Sex-specific genetic variants associated with adult-onset inguinal hernia in a Taiwanese population

Int J Med Sci. 2023 Mar 27;20(5):607-615. doi: 10.7150/ijms.82331. eCollection 2023.


Introduction: Inguinal hernia repair is one of the most common surgeries worldwide. However, there is limited information on its underlying genetic mechanism. Studies on the genetic factors related to inguinal hernia in Han Chinese are lacking. Therefore, we aimed to conduct a hospital-based study to assess the genetic factors and comorbidities underlying inguinal hernia in Taiwan. Materials and Methods: This was a retrospective case-control study. Utilizing data from the Taiwan Precision Medicine Initiative, we identified 1000 patients with inguinal hernia and 10,021 matched controls without inguinal hernia between June 2019 and June 2020. Four susceptibility loci (rs2009262, rs13091322, rs6991952, and rs3809060) associated with inguinal hernia were genotyped by the Taiwan Biobank version 2 (TWBv2) array. Inguinal hernia, surgery types, and comorbidities were obtained from the electronic health records of Taichung Veterans General Hospital. Results: Adult-onset inguinal hernia was associated with WT1 rs3809060 GT/TT genotype in males and EFEMP1 rs2009262 TC/CC genotype in females. In addition, we identified sex-specific risk factors associated with inguinal hernia; benign prostatic hyperplasia in males (OR: 3.19, 95% CI: 2.73 – 3.73, p< 0.001), chronic obstructive pulmonary disease in females (OR: 2.34, 95% CI: 1.33 – 4.11, p = 0.003) and overweight, defined by body mass index ≧24 kg/m2 (OR: 0.75, 95% CI: 0.65 – 0.86, p<0.001 in males, and OR: 0.60, 95% CI:0.37 – 0.98, p = 0.042 in females), were inversely associated with inguinal hernia. After stratifying BMI, overweight males with EFEMP1 rs2009262 TC/CC genotype exhibited a higher risk of inguinal hernia (OR: 1.31, 95% CI: 1.07 – 1.61, p = 0.01). Additionally, rs3809060 was specifically associated with male patients with direct-type inguinal hernia (OR: 1.62, 95% CI: 1.19 – 2.22, p = 0.002). Conclusion: Genetic susceptibility appears to participate in the pathogenesis of inguinal hernia in the Taiwanese population in a sex-specific manner. Future studies are needed to illuminate the complex interplay between heredity and comorbidities.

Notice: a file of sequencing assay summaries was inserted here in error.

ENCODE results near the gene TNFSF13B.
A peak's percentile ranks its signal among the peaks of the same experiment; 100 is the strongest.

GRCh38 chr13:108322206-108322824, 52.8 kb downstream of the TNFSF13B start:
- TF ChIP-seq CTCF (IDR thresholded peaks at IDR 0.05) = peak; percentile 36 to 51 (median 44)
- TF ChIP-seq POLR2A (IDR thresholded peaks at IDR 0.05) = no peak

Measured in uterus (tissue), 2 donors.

PMID:37082733 | PMC:PMC10110472 | DOI:10.7150/ijms.82331


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